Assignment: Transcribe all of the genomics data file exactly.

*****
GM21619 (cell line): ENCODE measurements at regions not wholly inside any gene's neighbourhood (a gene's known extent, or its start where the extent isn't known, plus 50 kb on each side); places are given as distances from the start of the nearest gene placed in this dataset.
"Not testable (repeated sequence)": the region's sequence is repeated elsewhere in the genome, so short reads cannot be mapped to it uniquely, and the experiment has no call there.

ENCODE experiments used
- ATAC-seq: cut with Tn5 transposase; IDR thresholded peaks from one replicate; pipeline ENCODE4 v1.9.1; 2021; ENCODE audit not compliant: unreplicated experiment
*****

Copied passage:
GM21619 (cell line): ENCODE measurements at regions not wholly inside any gene's neighbourhood (a gene's known extent, or its start where the extent isn't known, plus 50 kb on each side); places are given as distances from the start of the nearest gene placed in this dataset.
"Not testable (repeated sequence)": the region's sequence is repeated elsewhere in the genome, so short reads cannot be mapped to it uniquely, and the experiment has no call there.

ENCODE experiments used
- ATAC-seq: cut with Tn5 transposase; IDR thresholded peaks from one replicate; pipeline ENCODE4 v1.9.1; 2021; ENCODE audit not compliant: unreplicated experiment